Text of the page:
Posted July 07, 2002 - 10:34 PM
By Don Amador
Every so often, the Forest Service (FS) under the leadership of our good friend Al Gore proposes a relatively new policy for managing (further restricting) off- highway vehicle (OHV) recreation. While I do not intend to impugn the many fine men and women of the FS who are dedicated to providing environmentally-sound multiple-use recreation, it has come time for the OHV community to rise en masse and denounce "Closed Unless Posted Open" travel plans.
Understanding it has always been within the scope of the FS to designate certain areas "Open" (with use sometimes limited to designated or existing routes) or "Closed" (except for maybe an OHV corridor, etc.) to motorized recreation, it appears that the "Closed Unless Posted Open" travel policy is gaining rapid momentum. The Daniel Boone National Forest in Kentucky has adopted this program (over the loud objections of the OHV community) and it is being proposed by the Stanislaus National Forest in California.
In order for our side to better understand where the momentum is coming from for these ill-advised (and maybe illegal) forest-wide edicts, I have talked with a number of former and current FS personnel who have told me that the "Closed Unless Posted Open" policy first started to be promoted on a large scale almost 6 years ago.
Not surprisingly, the Sierra Club first published in 1991 (updated 5/97) its blueprint for banishing OHV recreation called "A Citizen Handbook for Off-Road Vehicle Regulation." Also, in 1993 the Sierra Club called for a BAN of OHV recreation on public lands in its "California Green State of the State Report."
The multiple-use recreationist should not take such proposed Club BANs lightly. With timber harvesting on federal forest lands practically shutdown and taking into account that in California over 60 lumber mills have been closed in the last 7 years, we should remember that it was the Sierra Club who proposed a BAN for that industry as well. Similar BANs have been issued by green groups for sport utility vehicles and gas powered motorboats, tearing out the dams on the Columbia River, and for draining Lake Powell in Arizona.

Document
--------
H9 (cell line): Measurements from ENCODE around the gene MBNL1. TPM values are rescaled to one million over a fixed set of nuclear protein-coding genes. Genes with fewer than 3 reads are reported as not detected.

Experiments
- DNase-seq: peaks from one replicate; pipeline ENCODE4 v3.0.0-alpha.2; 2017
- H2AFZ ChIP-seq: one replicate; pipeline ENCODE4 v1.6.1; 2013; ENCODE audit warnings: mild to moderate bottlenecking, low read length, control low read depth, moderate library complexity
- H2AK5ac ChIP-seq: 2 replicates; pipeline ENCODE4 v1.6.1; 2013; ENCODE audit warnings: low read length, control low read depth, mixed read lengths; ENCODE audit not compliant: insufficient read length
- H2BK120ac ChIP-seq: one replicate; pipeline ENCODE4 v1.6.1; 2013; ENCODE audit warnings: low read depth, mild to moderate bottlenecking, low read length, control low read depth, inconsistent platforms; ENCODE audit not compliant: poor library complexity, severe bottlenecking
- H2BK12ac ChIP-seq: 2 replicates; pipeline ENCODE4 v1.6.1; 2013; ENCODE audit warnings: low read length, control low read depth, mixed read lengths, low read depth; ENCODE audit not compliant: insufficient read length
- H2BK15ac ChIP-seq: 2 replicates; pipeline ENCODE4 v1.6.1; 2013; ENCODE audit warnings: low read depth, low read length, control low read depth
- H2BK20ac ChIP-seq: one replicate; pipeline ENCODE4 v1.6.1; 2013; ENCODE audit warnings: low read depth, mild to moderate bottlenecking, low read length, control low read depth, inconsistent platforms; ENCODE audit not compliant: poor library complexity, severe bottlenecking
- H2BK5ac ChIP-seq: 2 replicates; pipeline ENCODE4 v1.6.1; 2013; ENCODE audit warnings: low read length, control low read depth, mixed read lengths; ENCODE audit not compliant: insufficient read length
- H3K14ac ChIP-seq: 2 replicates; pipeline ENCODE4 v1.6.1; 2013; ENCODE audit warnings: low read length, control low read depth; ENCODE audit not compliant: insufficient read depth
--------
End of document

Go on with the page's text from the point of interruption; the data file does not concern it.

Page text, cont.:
Most disturbing about this issue is that it appears many in the OHV community misunderstand who is driving the agenda of "Closed Unless Posted Open." While I must admit that it is confusing and on the surface this policy appears "workable," the fact remains that under the current Administration this travel plan will most assuredly be strongly biased against the OHV user. The reason why some Forests and their green friends are supporting this option is because it will, once and for all, supposedly end trail controversy by "designating" ALL trails either "open" or "closed" to OHV recreation. According to the enviros, this plan will require the motorized user to verify their privilege to access public lands using a motor vehicle.
The most common scenario that a user group will encounter when a Forest proposes this plan is that the agency will ask the users to identify trails that they want to keep open. While that may seem to be a reasonable approach, the difficulty arises with the fact that NOBODY can identify ALL the trails (both system and non-system) that are available for "designation." Although many OHV clubs and organizations work hard to represent their constituency, it is virtually impossible for those groups to identify all the routes that are important to family recreationists, hunters, fishermen, rockhounders, sightseers, and other resource uses.
Besides unfairly singling out just one user group to be closed out of the forest, the policy seeks to foist an unwanted paradigm shift onto an unsuspecting public. Historically, the public has had basically unrestricted access to our national forest lands for traditional multiple-use related activities.
Telling the OHV community that they must now assume that ALL trails in the forest are "Closed Unless Posted Open" smacks of extreme prejudice or "recreational racism."
When a particular Forest is revising its OHV travel plan, the OHV community should insist on an "Open Unless Posted Closed" policy that designates all existing routes as open. This will then allow the Forest and OHV user community to carefully assess -- in a slow, orderly, and legal process -- all the trails for viability, importance, challenge, and potential site-specific environmental or cultural impacts that may have to be mitigated.
Just as racism should not tolerated when it comes to the treatment of our fellow man, recreational racism should not be allowed to flourish and become the cornerstone of our federal land management agencies.
Don Amador is the CA State Representative for the Blue Ribbon Coalition. He writes on environmental and land-use issues from his home in Oakley, CA.
Posted July 08, 2002 - 04:58 AM
Posted July 08, 2002 - 05:40 PM
Also, thanks for posting this themotoxguy.
[ July 08, 2002: Message edited by: PMAUST ]